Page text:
NCBI Bookshelf. A service of the National Library of Medicine, National Institutes of Health.

Lapage SP, Sneath PHA, Lessel EF, et al., editors. International Code of Nomenclature of Bacteria: Bacteriological Code, 1990 Revision. Washington (DC): ASM Press; 1992.

Cover of International Code of Nomenclature of Bacteria

International Code of Nomenclature of Bacteria: Bacteriological Code, 1990 Revision.

Show details

Chapter 4Advisory Notes

A. Suggestions for Authors and Publishers

Publishers of periodicals and books are requested to indicate the year, month, and day of publication either on the publication itself or, in the case of a periodical, on the succeeding number. This information, as well as the tide of the periodical or book from which the paper is reproduced, should also be printed on separates, tear sheets, or reprints.

Separates or reprints should always bear the pagination of the periodical of which they form a part.

An author who describes and names a new taxon should indicate the rank of the taxon concerned and where possible the rank and name of the next higher taxon (e.g., the name of the family to which a new genus is allocated or the name of the order in which a new family is placed). The title of the work concerned should indicate that a new name is published even if the name itself is not quoted in the title.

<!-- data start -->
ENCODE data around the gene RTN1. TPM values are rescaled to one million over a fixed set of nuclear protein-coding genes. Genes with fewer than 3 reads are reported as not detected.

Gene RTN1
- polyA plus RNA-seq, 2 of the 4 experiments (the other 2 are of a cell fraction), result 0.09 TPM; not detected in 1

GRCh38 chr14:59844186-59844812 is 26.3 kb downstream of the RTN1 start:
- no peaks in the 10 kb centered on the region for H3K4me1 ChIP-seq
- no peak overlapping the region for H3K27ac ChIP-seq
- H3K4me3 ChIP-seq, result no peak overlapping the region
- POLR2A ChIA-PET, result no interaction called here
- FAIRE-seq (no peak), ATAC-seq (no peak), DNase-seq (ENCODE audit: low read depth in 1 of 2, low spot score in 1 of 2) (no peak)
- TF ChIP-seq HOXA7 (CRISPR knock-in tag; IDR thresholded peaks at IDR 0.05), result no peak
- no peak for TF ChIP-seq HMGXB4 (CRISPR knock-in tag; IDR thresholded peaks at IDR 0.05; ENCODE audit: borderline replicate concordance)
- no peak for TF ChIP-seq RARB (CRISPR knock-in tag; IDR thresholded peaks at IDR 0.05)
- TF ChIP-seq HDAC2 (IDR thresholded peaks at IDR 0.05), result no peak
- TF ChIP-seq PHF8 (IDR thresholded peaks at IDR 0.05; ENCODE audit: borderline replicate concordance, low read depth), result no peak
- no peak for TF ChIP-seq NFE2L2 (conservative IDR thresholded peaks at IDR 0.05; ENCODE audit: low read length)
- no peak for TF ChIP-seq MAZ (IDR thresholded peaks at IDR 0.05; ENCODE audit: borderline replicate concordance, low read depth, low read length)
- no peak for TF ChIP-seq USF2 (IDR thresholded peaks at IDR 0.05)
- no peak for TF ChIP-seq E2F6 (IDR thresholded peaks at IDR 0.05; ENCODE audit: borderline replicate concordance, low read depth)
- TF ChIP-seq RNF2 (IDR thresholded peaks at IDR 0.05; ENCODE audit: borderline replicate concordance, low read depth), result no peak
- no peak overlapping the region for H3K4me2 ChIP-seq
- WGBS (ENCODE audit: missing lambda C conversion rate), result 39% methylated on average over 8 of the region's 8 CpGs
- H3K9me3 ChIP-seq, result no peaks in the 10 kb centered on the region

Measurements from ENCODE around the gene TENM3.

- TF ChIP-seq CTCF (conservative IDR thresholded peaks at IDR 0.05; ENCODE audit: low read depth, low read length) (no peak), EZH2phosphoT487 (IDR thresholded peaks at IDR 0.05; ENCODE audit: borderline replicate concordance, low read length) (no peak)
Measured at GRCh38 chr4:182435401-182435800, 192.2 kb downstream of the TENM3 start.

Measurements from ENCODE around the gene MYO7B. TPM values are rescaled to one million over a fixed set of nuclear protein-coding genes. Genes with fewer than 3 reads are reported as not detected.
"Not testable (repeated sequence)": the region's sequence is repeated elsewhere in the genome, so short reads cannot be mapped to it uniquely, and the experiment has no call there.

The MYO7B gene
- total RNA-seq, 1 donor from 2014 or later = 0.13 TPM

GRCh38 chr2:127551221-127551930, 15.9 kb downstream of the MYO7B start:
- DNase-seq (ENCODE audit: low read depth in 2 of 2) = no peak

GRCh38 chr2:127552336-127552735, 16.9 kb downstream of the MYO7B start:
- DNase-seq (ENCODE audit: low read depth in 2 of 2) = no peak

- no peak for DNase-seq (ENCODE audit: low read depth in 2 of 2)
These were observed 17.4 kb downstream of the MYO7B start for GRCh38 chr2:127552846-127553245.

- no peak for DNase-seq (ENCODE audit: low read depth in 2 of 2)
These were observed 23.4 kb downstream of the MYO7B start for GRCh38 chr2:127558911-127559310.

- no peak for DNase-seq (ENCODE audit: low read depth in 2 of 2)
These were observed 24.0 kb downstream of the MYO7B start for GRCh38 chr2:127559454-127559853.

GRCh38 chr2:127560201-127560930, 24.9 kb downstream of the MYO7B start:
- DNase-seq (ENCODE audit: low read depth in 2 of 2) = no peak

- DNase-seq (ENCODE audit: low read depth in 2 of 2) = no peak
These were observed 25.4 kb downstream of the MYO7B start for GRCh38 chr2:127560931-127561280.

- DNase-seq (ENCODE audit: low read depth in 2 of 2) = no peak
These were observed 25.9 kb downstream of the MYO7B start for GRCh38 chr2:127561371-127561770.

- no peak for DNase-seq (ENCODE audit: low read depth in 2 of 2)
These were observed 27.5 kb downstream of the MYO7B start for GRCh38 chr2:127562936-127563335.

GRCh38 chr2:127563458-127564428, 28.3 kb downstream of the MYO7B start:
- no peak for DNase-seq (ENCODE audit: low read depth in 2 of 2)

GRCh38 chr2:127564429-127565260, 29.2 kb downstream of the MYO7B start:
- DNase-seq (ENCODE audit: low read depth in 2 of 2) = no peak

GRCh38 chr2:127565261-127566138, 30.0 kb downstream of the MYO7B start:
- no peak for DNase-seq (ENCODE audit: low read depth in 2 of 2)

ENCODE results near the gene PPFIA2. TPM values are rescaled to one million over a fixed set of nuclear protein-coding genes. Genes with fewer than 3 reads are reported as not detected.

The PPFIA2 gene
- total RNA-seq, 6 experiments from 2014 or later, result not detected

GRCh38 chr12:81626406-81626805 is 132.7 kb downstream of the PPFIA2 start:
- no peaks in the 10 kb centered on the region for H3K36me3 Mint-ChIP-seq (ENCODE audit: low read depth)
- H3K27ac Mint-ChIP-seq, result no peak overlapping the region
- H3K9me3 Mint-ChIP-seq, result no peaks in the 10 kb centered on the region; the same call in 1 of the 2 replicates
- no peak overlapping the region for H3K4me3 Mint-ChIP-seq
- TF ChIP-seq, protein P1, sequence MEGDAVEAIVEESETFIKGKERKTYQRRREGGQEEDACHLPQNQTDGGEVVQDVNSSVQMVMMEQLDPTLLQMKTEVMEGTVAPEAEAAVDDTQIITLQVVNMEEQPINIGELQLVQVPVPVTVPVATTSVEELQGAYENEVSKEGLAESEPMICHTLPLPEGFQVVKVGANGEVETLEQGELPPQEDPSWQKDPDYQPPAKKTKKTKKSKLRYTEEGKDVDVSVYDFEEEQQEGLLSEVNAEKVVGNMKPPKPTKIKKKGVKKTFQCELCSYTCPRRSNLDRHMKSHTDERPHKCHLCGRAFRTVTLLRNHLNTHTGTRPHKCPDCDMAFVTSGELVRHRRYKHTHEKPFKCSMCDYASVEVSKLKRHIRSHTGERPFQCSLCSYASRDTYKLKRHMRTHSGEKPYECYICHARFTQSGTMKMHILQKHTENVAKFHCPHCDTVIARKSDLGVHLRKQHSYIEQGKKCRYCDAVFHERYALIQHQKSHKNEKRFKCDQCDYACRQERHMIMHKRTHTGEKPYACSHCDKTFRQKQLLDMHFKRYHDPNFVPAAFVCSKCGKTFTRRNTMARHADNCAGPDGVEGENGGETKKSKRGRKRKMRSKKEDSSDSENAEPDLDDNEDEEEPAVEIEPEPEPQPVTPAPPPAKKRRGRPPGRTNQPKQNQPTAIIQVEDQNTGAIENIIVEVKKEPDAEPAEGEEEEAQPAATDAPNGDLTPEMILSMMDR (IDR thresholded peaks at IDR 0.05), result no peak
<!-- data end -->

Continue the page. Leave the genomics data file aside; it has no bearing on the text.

Note. Valid publication of a new name or combination requires announcement in the IJSB (Rule 27).

It is important that descriptions and illustrations of new species be as complete as possible and conform to the minimal standards when available (see Recommendation 30b).

For scientific names of taxa, conventions shall be used which are appropriate to the language of the country and to the relevant journal and publishing house concerned. These should preferably indicate scientific names by a different type face, e.g., italic, or by some other device to distinguish them from the rest of the text.

The name of a genus should be spelled without abbreviation the first time it is used with a specific epithet in a publication and in the summary of that publication.

Example: Bacillus subtilis.

In a series of species names all belonging to the same genus, it is customary to abbreviate the name of the genus in all but the first species, even if it is the first mention of the succeeding species.

Example: Bacillus subtilis, B. polymyxa.

Later use of the name of the species previously cited usually has the name of the genus abbreviated, commonly to the first letter of the generic name.

Example: B. subtilis.

If, however, species are listed belonging to two or more genera which have the same initial letter, the generic name should he used in full.

B. Quotations of Authors and Names

  1. Multiple authorship (et al.). When the new name of a taxon is published under two authors, both are cited; when there are more than two authors and when there is no definite designation of a single individual as the author of the name, the citation may be made by listing the names of all the authors or by giving the name of the first author, followed by the abbreviation "et al." (et alii).